Dozens of Britain's top scientists flew to Israel this week to launch a major research project into regenerative medicine.
They joined around 200 Israelis at Ben Gurion University to share methods of tackling heart disease and Parkinson's disease using cell and gene therapies and tissue and biomedical engineering techniques.
The visit marked the launch of the British Israel Research and Academic Exchange Partnership's (Birax) which hopes to raise £10 million for 15 joint research projects in the next five years.
Scientists working with the group include four Nobel prize winners, members of the House of Lords and university presidents.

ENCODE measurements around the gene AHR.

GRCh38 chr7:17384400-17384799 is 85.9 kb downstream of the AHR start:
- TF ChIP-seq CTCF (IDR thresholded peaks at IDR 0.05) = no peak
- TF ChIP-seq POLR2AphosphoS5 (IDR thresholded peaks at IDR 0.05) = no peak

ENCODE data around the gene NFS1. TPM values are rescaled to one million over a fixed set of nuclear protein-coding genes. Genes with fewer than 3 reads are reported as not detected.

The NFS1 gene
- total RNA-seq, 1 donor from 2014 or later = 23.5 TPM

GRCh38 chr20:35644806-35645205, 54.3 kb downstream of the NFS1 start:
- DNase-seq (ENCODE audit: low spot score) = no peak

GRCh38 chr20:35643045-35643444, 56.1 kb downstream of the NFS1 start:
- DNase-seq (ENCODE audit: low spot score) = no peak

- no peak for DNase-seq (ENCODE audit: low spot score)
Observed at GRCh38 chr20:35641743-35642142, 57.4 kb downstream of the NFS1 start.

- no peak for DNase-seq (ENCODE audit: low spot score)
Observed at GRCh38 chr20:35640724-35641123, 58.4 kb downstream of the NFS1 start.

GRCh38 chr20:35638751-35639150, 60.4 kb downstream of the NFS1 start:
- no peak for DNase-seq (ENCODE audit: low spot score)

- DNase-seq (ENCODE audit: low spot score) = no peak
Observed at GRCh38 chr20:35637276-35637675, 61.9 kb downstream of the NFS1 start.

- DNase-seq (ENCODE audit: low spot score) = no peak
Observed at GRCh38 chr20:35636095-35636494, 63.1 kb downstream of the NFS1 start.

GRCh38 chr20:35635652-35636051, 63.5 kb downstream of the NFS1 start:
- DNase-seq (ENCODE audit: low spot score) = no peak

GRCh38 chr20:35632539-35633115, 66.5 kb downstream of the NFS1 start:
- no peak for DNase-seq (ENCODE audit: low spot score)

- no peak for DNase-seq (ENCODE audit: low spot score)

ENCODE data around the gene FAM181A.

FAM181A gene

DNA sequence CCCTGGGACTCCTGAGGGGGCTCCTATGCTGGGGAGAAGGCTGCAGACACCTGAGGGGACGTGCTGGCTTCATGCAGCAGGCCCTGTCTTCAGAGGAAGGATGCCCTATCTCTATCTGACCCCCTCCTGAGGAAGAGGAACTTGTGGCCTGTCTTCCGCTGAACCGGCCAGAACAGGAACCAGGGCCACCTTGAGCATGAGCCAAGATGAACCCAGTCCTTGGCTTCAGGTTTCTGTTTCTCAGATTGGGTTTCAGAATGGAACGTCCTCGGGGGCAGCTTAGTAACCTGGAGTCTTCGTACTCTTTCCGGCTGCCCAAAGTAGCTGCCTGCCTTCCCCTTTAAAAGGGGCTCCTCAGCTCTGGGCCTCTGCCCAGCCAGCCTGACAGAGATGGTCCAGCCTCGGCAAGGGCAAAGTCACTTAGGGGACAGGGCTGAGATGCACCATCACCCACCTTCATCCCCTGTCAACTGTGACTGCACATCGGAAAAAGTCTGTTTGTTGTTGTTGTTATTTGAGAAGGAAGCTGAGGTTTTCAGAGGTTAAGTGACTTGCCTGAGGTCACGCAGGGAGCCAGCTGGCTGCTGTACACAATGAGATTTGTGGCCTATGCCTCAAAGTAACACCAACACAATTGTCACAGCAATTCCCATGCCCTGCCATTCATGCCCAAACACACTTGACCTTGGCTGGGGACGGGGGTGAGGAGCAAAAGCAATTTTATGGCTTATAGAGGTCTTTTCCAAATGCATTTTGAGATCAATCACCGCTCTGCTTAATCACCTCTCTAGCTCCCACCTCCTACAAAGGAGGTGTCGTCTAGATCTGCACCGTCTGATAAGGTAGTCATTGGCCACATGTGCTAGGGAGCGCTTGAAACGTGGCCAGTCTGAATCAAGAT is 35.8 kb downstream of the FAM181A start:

British ambassador Matthew Gould told delegates: "I am incredibly proud that there are 60 British scientists here from 20 universities. I think it's something quite remarkable.
"We both have disproportionate numbers of Nobel prize winners, we've both got amazing labs doing extraordinary things at the cutting edge of almost every field.
"But in my eyes, there isn't the level of collaboration between British and Israeli scientists that there could be. There is a lot of fantastic collaboration going on, but it's not anywhere near its full potential."
He said he hoped the project would "forge links between the countries, and be able to do something for the wider good by working together. It will lay a foundation for an Israeli-British partnership in regenerative medicine that can become a real global force".